If the number of row and column electrodes is the same, substantially more image information can be displayed than in conventional active matrix liquid crystal displays due to the sub-pixels which can be activated independently of each other. Thus for the color image rendering of individual pixels 25, a red, green and blue color filter 68, 69 and 70 can be arranged before or after each of the associated sub-pixels 26, 27 and 28 in the beam path of light 22 in the embodiment of FIG. 2.

FIG. 7 shows an additional embodiment of active matrix liquid crystal display 71 of the present invention in which the individual pixels are each made up of two sub-pixels to which different domains of the liquid crystal layer have been assigned with different orientations. An example of this was described above with reference to FIG. 1. Image signals 73 and 74 from two different image signal sources 75 and 76 are supplied to active matrix liquid crystal display 71 via a signal processing device 72 which is a component of column control unit 36. Signal processing device 72 combines the two different image signals 73 and 74 into a single image signal 77 which is made up of the gray-scale level of image signal 73, followed by the gray scale value of image signal 74. In the simplest case, this occurs by switching over between image signals 73 and 74 at a frequency which is double the sequence of image signals 73 and 74. Of the two sub-pixels of one individual pixel of active matrix liquid crystal display 71, one is activated with the gray-scale level of image signal 73 and the other with the gray-scale level of image signal 74, as was described with reference to FIGS. 2 to 5. In this manner, active matrix liquid crystal display 71 produces two different images 78 and 79 which are interleaved by sub-pixels, the different images being visible in different viewing angle ranges due to the fact that the liquid crystal layer is also divided by sub-pixels into different domains with different orientations of the liquid crystals.

FIG. 8 shows an embodiment in which several image signal sources 80, 81 and 82 deliver image signals 83, 84 and 85 of different views of a three-dimensional object. In active matrix liquid crystal display 86 used here, the pixels and the liquid crystal layer have a number of sub-pixels or domains having varying orientations assigned to them which corresponds to the number of image signal sources 80, 81 and 82. Image signals 83, 84 and 85 are supplied to active matrix liquid crystal display 86 via a switchover device 88 controlled by an adjustment device 87. Via adjustment device 87, the various switch positions of switchover device 88 can be set so that active matrix liquid crystal display 86 generates different images 89, 90 and 91 which display different views of the three-dimensional object for different viewing angle ranges, thus resulting in a three-dimensional display of the object. Of course, the different images 89, 90 and 91 may also be displayed simultaneously as was described with reference to FIG. 7.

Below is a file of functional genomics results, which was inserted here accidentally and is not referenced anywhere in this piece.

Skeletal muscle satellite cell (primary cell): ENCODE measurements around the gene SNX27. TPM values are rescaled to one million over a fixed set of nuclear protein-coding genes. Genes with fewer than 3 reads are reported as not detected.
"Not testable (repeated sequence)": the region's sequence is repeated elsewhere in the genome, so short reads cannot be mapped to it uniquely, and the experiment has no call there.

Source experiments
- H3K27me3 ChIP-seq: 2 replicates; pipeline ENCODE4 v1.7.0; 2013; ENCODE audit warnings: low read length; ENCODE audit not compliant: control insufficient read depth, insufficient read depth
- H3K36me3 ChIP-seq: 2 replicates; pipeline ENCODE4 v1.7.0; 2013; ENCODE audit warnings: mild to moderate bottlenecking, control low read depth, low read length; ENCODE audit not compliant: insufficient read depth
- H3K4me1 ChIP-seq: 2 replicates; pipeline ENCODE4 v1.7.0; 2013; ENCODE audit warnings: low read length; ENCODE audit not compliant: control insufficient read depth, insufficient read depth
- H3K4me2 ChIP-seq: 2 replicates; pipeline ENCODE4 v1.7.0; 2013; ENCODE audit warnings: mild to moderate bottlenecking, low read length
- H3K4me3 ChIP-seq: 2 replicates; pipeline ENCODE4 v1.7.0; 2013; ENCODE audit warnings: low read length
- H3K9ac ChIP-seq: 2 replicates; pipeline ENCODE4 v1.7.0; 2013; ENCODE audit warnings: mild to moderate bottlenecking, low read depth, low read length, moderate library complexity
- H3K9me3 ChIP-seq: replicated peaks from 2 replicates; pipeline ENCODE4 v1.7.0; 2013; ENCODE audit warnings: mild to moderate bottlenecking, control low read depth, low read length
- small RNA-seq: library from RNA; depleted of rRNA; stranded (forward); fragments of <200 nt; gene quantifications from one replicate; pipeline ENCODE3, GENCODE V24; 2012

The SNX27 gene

Instead of displaying several different images for different viewing angle ranges, it is possible in the same manner to display one and the same image optionally either in one of, for example, two different viewing angle ranges, the other viewing angle range, or for both viewing angle ranges. Accordingly, if the active matrix liquid crystal display is installed in a vehicle, the displayed image can be made invisible in the driver's viewing angle range during travel but visible to the front seat passenger. FIG. 9 shows an example of the installation of active matrix liquid crystal display centered roughly in front of driver's seat 93 and passenger's seat 94.

In the embodiments of the active matrix liquid crystal display of the present invention described previously, the different viewing angle ranges within which the displayed image or the displayed images are visible to the observer are set by activating the sub-pixels with the differently oriented liquid crystals in the domains assigned to them independently of each other. In supplement or alternative to this, the viewing angle range can be set by changing the potential difference between the reference potential at the reference electrode and the potential level of the gray-scale level switched through to the sub-pixel electrodes.